TN resident? Click here to email your elected officials in support of medical marijuana extracts

California

Expungement
Assembly Bill 1793 is pending, “to allow automatic expungement or reduction of a prior cannabis conviction for an act that is not a crime as of January 1, 2017, or for a crime that as of that date subject to a lesser sentence.

Update: The Assembly’s Public Safety Committee will hold a hearing on AB 1793 on 4/17 at 9am.

CA resident? Click here to email your elected officials in support of expunging past convictions

Employment Protections
AB 2069, to strengthen employment rights for medical cannabis patients. The bill would explicitly bar employers from discriminating against workers solely because of their status as a medical cannabis patient, or due to testing positive for medical marijuana use on a workplace drug test.

Update: The Assembly’s Labor And Employment Committee will hold a hearing on AB 2069 on 4/18 at 1:30pm.

CA resident? Click here to email your elected officials in support of employment protections for patients

Alaska

Senate Bill 184 prohibits the release of past records for any marijuana offense that is no longer defined as a crime under state law. The bill’s intent is to reduce barriers to employment for people who have been convicted of low-level marijuana possession crimes that would be legal under today’s laws, and to make it more likely that people convicted of only low-level crimes will become contributing members of society.

Update: SB 184 was approved by the Judiciary Committee and referred to the Finance Committee on 3/29.

AK resident? Click here to email your elected officials in support of sealing past convictions

 

Other Actions to Take

Hawaii

House Bill 2729 seeks to allow for out-of-state medical marijuana cardholders to access medical cannabis while visiting Hawaii. Other provisions in the bill prohibit employers from either discriminating against or taking punitive actions against employees solely based on their medical cannabis use or patient status. The bill already passed the full House last month.

Update: The Senate Ways and Means Committee approved HB 2729 with amendments on 4/6, and will now go before the full Senate.

HI resident? Click here to email your elected officials in support of reciprocity

Oklahoma

Legislation is pending, HB 3468, to create the Oklahoma Cannabis Commission, contingent upon the results of State Question 788, the statewide ballot measure that would provide patients with regulated access to medical cannabis. NORML endorses State Question 788.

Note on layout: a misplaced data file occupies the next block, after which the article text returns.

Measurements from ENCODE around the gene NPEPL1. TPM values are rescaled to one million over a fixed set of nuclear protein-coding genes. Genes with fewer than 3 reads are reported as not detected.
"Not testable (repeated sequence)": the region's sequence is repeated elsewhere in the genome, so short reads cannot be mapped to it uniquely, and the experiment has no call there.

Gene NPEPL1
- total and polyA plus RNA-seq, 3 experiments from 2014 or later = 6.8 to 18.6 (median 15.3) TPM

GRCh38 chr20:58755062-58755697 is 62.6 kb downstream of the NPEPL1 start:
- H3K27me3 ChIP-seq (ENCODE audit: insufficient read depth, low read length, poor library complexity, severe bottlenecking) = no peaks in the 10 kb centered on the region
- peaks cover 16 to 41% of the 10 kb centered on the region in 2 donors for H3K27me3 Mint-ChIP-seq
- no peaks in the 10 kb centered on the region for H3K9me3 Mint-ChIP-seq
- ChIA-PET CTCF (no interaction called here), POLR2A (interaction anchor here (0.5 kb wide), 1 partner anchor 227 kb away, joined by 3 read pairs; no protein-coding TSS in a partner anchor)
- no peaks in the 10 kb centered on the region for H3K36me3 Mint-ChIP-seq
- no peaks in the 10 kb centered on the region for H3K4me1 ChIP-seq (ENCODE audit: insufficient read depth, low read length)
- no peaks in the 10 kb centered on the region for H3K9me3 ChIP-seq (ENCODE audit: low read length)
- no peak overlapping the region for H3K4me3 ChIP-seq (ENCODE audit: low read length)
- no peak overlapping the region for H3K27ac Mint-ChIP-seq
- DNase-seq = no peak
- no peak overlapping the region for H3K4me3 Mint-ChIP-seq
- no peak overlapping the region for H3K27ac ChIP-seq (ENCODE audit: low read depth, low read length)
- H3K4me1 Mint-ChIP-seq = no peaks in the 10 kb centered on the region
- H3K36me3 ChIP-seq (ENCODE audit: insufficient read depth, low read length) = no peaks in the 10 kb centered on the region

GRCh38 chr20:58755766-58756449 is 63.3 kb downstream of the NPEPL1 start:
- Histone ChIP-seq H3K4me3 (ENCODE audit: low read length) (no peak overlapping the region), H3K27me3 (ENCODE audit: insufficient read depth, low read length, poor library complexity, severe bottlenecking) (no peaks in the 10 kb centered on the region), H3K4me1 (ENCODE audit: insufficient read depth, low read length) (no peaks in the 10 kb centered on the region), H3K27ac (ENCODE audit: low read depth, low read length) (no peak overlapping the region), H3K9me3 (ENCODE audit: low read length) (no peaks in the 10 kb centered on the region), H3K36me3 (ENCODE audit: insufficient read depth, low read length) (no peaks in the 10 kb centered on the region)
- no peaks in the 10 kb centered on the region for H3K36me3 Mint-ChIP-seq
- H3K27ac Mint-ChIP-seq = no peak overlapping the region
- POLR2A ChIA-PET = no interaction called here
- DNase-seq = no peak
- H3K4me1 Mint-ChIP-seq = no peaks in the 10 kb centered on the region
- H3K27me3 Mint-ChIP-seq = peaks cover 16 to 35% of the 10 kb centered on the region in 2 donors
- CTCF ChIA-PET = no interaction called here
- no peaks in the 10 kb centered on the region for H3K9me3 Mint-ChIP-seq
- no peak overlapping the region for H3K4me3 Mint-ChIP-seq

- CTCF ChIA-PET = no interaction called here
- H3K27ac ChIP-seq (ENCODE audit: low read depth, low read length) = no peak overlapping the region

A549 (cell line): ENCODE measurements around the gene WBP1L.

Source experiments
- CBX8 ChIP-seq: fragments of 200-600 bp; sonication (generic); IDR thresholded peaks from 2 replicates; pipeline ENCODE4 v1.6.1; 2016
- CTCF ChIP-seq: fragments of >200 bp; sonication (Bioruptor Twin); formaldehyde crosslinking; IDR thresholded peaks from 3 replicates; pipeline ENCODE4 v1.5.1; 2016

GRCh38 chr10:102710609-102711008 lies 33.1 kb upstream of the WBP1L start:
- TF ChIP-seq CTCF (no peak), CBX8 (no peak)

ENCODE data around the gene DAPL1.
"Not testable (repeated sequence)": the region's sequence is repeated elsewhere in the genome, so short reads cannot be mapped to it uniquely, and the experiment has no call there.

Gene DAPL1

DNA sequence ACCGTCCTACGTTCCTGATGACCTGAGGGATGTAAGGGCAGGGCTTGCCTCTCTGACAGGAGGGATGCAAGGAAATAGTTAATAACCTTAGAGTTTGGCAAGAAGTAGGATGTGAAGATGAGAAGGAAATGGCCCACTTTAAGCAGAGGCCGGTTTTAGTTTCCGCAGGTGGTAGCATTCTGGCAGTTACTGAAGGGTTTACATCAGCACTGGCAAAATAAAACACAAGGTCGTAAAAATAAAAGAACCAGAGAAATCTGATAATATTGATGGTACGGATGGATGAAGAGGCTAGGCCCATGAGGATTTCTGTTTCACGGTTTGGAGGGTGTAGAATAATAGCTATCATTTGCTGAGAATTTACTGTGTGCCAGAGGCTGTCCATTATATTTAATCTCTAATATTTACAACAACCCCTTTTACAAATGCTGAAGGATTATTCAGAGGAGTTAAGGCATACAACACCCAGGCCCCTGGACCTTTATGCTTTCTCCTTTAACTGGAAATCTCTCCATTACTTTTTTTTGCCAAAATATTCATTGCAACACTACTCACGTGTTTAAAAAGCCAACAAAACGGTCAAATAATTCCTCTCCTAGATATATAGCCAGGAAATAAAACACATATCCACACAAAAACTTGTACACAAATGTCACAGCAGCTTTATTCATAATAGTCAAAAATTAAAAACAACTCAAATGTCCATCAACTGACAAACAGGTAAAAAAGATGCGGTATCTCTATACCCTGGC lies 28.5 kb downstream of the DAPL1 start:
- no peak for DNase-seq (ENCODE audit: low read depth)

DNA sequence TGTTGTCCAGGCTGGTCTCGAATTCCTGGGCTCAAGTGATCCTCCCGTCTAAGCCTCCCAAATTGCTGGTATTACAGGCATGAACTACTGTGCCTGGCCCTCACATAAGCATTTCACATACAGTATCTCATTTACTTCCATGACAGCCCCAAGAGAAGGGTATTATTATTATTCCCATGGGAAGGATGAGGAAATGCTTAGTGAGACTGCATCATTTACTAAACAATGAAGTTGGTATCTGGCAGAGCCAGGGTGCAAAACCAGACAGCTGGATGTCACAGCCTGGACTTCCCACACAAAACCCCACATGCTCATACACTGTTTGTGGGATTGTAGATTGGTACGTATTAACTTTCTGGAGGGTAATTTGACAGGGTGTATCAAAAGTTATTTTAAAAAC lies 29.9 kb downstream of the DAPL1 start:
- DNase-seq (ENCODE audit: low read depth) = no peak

Should the voters decide in favor of SQ 788, the Oklahoma Cannabis Commission would serve to address any issues related to the medical marijuana program in Oklahoma and ensure the swift implementation of the provisions outlined in SQ 788.

OK resident? Click here to email your elected officials in support of the Oklahoma Cannabis Commission

Georgia

House Bill 65 seeks to expand Georgia’s limited medical cannabidiol (CBD) law.

The measure would expand the pool of patients eligible to receive an authorization for CBD therapy to include those with post traumatic stress disorder and intractable pain. The bill also creates a study commission to review and make policy recommendations with regard to whether the state should provide in-state production and distribution of CBD products. Lawmakers failed to take action this session on separate legislation which sought to establish rules regulating CBD production and dispensing.

Update: HB 65 was approved by the House and Senate, and now awaits action from Gov. Nathan Deal.

GA resident? Click here to email Governor Deal in support of medical CBD expansion

Kansas

Legislation is pending, SB 282, to allow for the possession and retail sale of cannabidiol (CBD) products containing zero percent THC. Under this proposed legislation, Kansas citizens would not need to be a part of a patient registry or be diagnosed with a certain qualifying condition in order to legally possess or purchase CBD products. The bill was already passed unanimously by the Senate earlier this year, and the full House last week, with amendments.

Update: The Senate did not agree with the House’s proposed changes, so a conference committee of three members from each house were appointed to work out a version of the bill that will be satisfactory to both houses. The report from the Conference Committee is now available, and will require approval from both chambers.

KS resident? Click here to email your elected officials in support of CBD sales

California

Senate Bill 930 seeks to assist financial institutions safely conduct transactions with licensed cannabis businesses.

SB 930 would allow financial institutions to work with licensed cannabis businesses to issue certified checks and conduct payroll for certified California employees, pay their state and local taxes and fees while lessening the burden on local government to collect and manage large sums of cash, pay their rent, and invest in California’s economy

Update: SB 930 will be heard by the Senate Banking and Financial Institutions Committee on 4/18 at 1:30pm in Room 112.

CA resident? Click here to email your elected officials in support of banking access

Maryland

House Bill 698 seeks to expand the state’s nascent industrial hemp pilot program. The bill would “authorize and facilitate the research of industrial hemp and any aspect of growing, cultivating, harvesting, processing, manufacturing, transporting, marketing, or selling industrial hemp for agricultural, industrial, or commercial purposes.” It already passed the full House last month.